New Eastern Hemisphere heat record? The detective work behind world record weather

July 29, 2016

Intense heat slow cooked parts of the Middle East for several days as temperatures soared to all-time record levels in late July. The mercury rose to an astounding 54°C or 129.2°F in Mitribah, Kuwait, on July 21. If verified, 129.2°F would set a new record for hottest temperature in Asia and the entire Eastern Hemisphere. The next day, that record-breaking temperature was nearly matched in nearby Basrah, Iraq when the high temperature reached 53.9°C or 129°F, a new national record.

If you noticed, I mentioned that the temperatures would be a record, if verified. An often overlooked, but vitally important caveat. So, who are these verifiers and how do they corroborate world record weather?

Sun, heat, Kuwait

Sun setting over Kuwait. Photo taken on February 22, 2013. Photo by Meshal Alawadhi. Used under a CC license.

A heat record! Maybe.

For the United States, if there is a record event, Dr. Deke Arndt, chief of the monitoring branch at NOAA’s National Centers for Environmental Information, is the guy you turn to (he also writes for’s Beyond the Data blog).  But for the globe, the scientist to look up is Dr. Randy Cerveny, a professor of geographical sciences at Arizona State University and the Rapporteur on Extreme Records for the United Nations/World Meteorological Organization.

Prior to 2007 when the World Meteorological Organization (WMO) organized a world archive for verifying and storing extreme events across the globe, there was no consistent method of verifying or archiving data outside of procedures done by individual countries.  Now, when there’s a potential record-breaking event, the WMO Weather and Climate Extremes Archive receives a call from a national government—or sometimes even a note from the public. Beyond temperature extremes, the WMO verifies lightning, precipitation, wind, and high or low pressure observations, among other phenomena.

high temperature records, global records, heat, continent records

High temperature records for the 7 different World Meteorological Organization Regions. In Asia, the high temperature of 54°C (129.2°F) set in Mitribah, Kuwait, on July 21, 2016 (and shown in the infographic) would, if verified, become the hottest temperature in Asia. The previous record was 53.7°C (127.4°F) set in Mohenjo-daro, Pakistan. In Antarctica, the temperature record shown, 15°C (59°F), set in 1974, could be eclipsed if a 2015 observation elsewhere on Antarctica is verified. Both investigations are ongoing. image by Cari Jones, based on data from the World Meteological Ogranization World Weather and Climate Extremes Archive.

There’s a “record” event. Now what?

All potential records require investigation. First, the WMO puts together a committee of international scientists (around 7 to 15 people), who are regarded as experts on the phenomenon recorded. These experts look into all aspects of the observation including: the type of instrument and its calibration, observation procedure, and the layout of the observation site. Of these experts, one must be from the local area, acting as the local representative.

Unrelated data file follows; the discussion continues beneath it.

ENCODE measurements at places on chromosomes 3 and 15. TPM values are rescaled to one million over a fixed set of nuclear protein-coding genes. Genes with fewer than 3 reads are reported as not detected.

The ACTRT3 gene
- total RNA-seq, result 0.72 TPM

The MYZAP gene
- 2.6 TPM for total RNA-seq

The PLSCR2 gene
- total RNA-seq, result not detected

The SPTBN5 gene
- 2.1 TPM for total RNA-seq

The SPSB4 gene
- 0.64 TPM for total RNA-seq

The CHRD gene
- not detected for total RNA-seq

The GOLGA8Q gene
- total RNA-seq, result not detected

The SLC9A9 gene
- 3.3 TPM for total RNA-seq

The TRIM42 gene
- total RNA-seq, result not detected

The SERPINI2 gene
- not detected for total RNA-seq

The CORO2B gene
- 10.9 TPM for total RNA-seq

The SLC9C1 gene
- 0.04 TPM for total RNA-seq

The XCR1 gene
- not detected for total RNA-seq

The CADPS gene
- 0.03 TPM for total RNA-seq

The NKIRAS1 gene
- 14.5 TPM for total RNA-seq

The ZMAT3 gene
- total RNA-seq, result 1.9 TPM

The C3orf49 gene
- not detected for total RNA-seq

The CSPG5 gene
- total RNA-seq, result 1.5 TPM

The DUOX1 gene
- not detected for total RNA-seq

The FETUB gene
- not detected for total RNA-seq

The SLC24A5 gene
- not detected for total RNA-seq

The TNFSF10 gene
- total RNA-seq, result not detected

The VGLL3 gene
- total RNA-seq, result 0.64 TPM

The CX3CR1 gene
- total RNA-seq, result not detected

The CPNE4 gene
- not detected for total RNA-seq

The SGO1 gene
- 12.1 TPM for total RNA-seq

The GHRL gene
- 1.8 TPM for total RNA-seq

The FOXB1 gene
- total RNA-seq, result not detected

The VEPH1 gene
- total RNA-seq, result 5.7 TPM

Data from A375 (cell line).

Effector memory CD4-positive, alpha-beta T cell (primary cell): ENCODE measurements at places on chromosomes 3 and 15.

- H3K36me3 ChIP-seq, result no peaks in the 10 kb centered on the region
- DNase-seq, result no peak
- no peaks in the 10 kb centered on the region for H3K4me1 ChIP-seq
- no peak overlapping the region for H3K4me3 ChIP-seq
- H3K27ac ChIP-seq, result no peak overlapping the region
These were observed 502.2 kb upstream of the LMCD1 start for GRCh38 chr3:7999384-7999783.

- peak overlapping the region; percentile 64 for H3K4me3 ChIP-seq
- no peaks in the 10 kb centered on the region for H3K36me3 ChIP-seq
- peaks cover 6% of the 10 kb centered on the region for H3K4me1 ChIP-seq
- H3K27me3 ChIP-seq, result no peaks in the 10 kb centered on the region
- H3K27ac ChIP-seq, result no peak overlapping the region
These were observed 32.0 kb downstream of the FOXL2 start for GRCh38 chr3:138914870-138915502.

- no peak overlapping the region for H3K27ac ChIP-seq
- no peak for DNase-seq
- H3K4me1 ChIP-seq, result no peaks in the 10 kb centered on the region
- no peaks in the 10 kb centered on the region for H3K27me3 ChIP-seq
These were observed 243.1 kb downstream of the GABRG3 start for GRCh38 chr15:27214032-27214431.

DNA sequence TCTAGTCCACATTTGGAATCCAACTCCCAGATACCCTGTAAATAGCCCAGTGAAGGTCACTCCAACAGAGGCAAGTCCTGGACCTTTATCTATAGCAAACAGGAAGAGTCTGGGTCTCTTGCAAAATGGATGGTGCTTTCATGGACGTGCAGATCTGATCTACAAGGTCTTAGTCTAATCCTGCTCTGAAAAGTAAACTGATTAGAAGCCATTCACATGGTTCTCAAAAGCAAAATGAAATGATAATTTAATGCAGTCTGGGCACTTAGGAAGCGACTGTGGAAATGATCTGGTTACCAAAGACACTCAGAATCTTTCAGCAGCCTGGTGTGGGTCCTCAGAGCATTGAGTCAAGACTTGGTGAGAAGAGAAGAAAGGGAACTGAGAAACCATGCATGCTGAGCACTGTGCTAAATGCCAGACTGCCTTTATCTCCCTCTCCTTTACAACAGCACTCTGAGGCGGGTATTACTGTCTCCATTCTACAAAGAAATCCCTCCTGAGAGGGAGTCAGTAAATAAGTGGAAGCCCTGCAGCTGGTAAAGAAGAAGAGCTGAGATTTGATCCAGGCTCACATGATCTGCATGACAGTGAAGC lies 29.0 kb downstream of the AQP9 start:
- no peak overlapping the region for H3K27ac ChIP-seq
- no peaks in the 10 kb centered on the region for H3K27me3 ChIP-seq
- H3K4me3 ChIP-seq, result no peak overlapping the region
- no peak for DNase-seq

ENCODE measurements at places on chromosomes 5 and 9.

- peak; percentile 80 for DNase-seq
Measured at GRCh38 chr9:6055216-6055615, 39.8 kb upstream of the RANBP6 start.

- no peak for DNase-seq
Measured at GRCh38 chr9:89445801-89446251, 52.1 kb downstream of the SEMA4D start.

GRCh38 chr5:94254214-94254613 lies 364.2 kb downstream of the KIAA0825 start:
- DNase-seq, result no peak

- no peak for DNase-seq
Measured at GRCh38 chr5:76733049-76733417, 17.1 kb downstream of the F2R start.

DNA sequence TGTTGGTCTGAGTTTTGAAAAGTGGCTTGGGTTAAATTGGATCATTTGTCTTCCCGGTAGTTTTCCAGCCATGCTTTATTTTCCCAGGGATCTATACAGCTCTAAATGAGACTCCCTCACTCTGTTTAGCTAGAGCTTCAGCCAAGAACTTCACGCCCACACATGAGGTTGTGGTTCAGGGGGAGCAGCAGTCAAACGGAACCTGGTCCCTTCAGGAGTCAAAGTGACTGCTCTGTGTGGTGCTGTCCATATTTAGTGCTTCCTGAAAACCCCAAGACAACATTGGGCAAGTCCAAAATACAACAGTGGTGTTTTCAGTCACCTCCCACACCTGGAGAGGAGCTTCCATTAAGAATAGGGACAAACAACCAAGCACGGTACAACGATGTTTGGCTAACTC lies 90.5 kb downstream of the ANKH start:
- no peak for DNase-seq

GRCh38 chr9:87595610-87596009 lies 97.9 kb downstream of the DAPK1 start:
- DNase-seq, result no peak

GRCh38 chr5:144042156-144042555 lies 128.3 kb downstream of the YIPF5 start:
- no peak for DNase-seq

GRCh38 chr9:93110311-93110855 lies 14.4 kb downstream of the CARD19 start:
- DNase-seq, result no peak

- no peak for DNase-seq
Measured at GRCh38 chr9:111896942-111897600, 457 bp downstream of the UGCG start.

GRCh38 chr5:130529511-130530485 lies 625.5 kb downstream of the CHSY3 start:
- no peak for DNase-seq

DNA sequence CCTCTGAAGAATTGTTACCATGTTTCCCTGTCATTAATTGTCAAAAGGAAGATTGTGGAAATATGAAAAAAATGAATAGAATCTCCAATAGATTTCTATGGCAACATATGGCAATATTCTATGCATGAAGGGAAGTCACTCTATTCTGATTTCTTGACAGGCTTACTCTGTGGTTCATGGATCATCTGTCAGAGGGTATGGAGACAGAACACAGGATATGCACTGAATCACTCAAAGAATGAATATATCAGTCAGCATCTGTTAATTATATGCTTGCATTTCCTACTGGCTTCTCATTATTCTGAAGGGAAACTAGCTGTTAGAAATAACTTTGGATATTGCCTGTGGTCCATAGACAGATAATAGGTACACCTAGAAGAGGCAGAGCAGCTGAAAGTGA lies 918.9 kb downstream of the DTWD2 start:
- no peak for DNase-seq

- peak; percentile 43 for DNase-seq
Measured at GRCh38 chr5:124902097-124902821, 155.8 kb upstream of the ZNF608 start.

Since the committee members come from all over the world, the local representative has the ability to visit the observation site and gather any additional information necessary. This requirement can occasionally cause issues and delay investigations should an extreme event occur in a war-torn country. As an example, Cerveny mentioned the investigation of a high temperature record in Libya, which took more than two years to complete due to the deteriorating political situation there.

Despite the challenges, this level of involvement is critical since “record-breaking” observations are sometimes wrong. Cerveny described a case in India where a purported new record high precipitation amount turned out to be due to a misplaced decimal point in the preliminary log.

Verifying new records is just one duty of the WMO Weather and Climate Extremes Archive. The committees can also invalidate old records should new information come to light. The Libyan investigation that took two years was actually a case in which the WMO invalidated an old temperature record after it discovered a number of problems with the record observation.

Seems like a lot of effort to say “highest” or “lowest” ever

It might be a lot of work, but it is vitally important.  When the WMO finalizes its reports on extreme events, the message is not only disseminated to the public, but the report oftentimes appears in scientific journals. In addition, these “weather detectives” as Cerveny referred to his group, help set the standards for how things are measured, giving consistency to weather measurements taken in scattered places.

The reason for all of this work, and it’s a lot of work, is —as Cerveny put it—the idea of helping to develop a really good set of records. By knowing weather and climate extremes, we can increase our understanding of the limits of Mother Nature.

So was there a record broken in Kuwait recently? Maybe. We’ll have to wait for the official report to come out. For the time being, the weather detectives are on the case!